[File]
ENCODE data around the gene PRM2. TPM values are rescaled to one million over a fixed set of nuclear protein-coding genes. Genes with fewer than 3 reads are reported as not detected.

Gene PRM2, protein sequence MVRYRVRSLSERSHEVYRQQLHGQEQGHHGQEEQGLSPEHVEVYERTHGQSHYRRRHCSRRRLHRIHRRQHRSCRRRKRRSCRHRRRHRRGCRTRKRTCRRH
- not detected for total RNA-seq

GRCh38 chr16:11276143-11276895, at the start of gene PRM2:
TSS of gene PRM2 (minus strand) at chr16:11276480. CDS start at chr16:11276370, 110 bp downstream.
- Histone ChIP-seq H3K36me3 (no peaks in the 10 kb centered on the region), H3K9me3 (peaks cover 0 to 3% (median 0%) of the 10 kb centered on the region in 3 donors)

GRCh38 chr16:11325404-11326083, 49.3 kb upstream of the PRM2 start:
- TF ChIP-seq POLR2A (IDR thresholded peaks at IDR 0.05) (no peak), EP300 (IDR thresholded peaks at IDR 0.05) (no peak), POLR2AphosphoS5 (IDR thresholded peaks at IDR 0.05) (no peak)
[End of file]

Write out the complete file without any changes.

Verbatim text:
ENCODE data around the gene PRM2. TPM values are rescaled to one million over a fixed set of nuclear protein-coding genes. Genes with fewer than 3 reads are reported as not detected.

Gene PRM2, protein sequence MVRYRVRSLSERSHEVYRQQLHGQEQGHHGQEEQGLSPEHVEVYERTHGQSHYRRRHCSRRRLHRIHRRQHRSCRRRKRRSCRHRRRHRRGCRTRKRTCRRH
- not detected for total RNA-seq

GRCh38 chr16:11276143-11276895, at the start of gene PRM2:
TSS of gene PRM2 (minus strand) at chr16:11276480. CDS start at chr16:11276370, 110 bp downstream.
- Histone ChIP-seq H3K36me3 (no peaks in the 10 kb centered on the region), H3K9me3 (peaks cover 0 to 3% (median 0%) of the 10 kb centered on the region in 3 donors)

GRCh38 chr16:11325404-11326083, 49.3 kb upstream of the PRM2 start:
- TF ChIP-seq POLR2A (IDR thresholded peaks at IDR 0.05) (no peak), EP300 (IDR thresholded peaks at IDR 0.05) (no peak), POLR2AphosphoS5 (IDR thresholded peaks at IDR 0.05) (no peak)